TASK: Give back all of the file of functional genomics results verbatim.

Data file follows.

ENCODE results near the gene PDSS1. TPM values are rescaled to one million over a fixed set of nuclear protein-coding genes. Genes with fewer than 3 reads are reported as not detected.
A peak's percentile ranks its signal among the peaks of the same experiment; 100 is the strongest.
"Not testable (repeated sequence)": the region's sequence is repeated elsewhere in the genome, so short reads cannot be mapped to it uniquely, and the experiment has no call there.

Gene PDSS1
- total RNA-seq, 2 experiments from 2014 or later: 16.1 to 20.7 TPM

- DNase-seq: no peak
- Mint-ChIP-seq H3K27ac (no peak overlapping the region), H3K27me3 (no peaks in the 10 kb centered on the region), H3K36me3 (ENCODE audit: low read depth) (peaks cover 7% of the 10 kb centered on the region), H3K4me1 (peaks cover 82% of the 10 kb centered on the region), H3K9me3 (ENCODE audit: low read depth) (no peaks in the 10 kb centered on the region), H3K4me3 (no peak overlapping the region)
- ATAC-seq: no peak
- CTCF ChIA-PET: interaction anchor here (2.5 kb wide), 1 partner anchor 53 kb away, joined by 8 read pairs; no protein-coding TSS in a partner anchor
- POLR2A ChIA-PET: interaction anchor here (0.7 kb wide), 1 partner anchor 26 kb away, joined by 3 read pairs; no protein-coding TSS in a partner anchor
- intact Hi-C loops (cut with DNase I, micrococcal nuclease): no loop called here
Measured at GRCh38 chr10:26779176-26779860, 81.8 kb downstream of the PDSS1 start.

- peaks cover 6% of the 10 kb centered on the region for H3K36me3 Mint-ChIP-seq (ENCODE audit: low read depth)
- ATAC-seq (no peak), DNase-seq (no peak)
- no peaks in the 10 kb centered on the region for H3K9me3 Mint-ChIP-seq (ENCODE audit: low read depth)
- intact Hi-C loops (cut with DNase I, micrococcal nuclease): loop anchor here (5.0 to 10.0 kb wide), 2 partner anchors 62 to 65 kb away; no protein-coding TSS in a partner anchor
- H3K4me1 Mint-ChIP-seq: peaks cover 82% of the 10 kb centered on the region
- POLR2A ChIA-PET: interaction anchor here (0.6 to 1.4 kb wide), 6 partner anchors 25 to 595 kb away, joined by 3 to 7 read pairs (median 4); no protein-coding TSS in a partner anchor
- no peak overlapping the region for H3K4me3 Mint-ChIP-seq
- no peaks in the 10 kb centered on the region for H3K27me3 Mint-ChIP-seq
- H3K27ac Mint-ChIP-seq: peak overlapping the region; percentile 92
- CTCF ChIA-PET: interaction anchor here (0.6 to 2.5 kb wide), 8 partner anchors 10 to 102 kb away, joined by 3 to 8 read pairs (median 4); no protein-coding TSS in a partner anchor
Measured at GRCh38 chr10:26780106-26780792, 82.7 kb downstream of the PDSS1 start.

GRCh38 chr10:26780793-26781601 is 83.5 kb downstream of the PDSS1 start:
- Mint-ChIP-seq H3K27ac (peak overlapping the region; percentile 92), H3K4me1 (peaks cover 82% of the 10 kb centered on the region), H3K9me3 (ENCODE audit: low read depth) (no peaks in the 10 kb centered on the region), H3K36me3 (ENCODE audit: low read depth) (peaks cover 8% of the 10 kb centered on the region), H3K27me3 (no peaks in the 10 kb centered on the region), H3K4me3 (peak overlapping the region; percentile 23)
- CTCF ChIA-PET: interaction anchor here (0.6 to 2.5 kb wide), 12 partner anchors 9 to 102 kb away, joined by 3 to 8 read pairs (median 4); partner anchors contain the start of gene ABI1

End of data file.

ENCODE results near the gene PDSS1. TPM values are rescaled to one million over a fixed set of nuclear protein-coding genes. Genes with fewer than 3 reads are reported as not detected.
A peak's percentile ranks its signal among the peaks of the same experiment; 100 is the strongest.
"Not testable (repeated sequence)": the region's sequence is repeated elsewhere in the genome, so short reads cannot be mapped to it uniquely, and the experiment has no call there.

Gene PDSS1
- total RNA-seq, 2 experiments from 2014 or later: 16.1 to 20.7 TPM

- DNase-seq: no peak
- Mint-ChIP-seq H3K27ac (no peak overlapping the region), H3K27me3 (no peaks in the 10 kb centered on the region), H3K36me3 (ENCODE audit: low read depth) (peaks cover 7% of the 10 kb centered on the region), H3K4me1 (peaks cover 82% of the 10 kb centered on the region), H3K9me3 (ENCODE audit: low read depth) (no peaks in the 10 kb centered on the region), H3K4me3 (no peak overlapping the region)
- ATAC-seq: no peak
- CTCF ChIA-PET: interaction anchor here (2.5 kb wide), 1 partner anchor 53 kb away, joined by 8 read pairs; no protein-coding TSS in a partner anchor
- POLR2A ChIA-PET: interaction anchor here (0.7 kb wide), 1 partner anchor 26 kb away, joined by 3 read pairs; no protein-coding TSS in a partner anchor
- intact Hi-C loops (cut with DNase I, micrococcal nuclease): no loop called here
Measured at GRCh38 chr10:26779176-26779860, 81.8 kb downstream of the PDSS1 start.

- peaks cover 6% of the 10 kb centered on the region for H3K36me3 Mint-ChIP-seq (ENCODE audit: low read depth)
- ATAC-seq (no peak), DNase-seq (no peak)
- no peaks in the 10 kb centered on the region for H3K9me3 Mint-ChIP-seq (ENCODE audit: low read depth)
- intact Hi-C loops (cut with DNase I, micrococcal nuclease): loop anchor here (5.0 to 10.0 kb wide), 2 partner anchors 62 to 65 kb away; no protein-coding TSS in a partner anchor
- H3K4me1 Mint-ChIP-seq: peaks cover 82% of the 10 kb centered on the region
- POLR2A ChIA-PET: interaction anchor here (0.6 to 1.4 kb wide), 6 partner anchors 25 to 595 kb away, joined by 3 to 7 read pairs (median 4); no protein-coding TSS in a partner anchor
- no peak overlapping the region for H3K4me3 Mint-ChIP-seq
- no peaks in the 10 kb centered on the region for H3K27me3 Mint-ChIP-seq
- H3K27ac Mint-ChIP-seq: peak overlapping the region; percentile 92
- CTCF ChIA-PET: interaction anchor here (0.6 to 2.5 kb wide), 8 partner anchors 10 to 102 kb away, joined by 3 to 8 read pairs (median 4); no protein-coding TSS in a partner anchor
Measured at GRCh38 chr10:26780106-26780792, 82.7 kb downstream of the PDSS1 start.

GRCh38 chr10:26780793-26781601 is 83.5 kb downstream of the PDSS1 start:
- Mint-ChIP-seq H3K27ac (peak overlapping the region; percentile 92), H3K4me1 (peaks cover 82% of the 10 kb centered on the region), H3K9me3 (ENCODE audit: low read depth) (no peaks in the 10 kb centered on the region), H3K36me3 (ENCODE audit: low read depth) (peaks cover 8% of the 10 kb centered on the region), H3K27me3 (no peaks in the 10 kb centered on the region), H3K4me3 (peak overlapping the region; percentile 23)
- CTCF ChIA-PET: interaction anchor here (0.6 to 2.5 kb wide), 12 partner anchors 9 to 102 kb away, joined by 3 to 8 read pairs (median 4); partner anchors contain the start of gene ABI1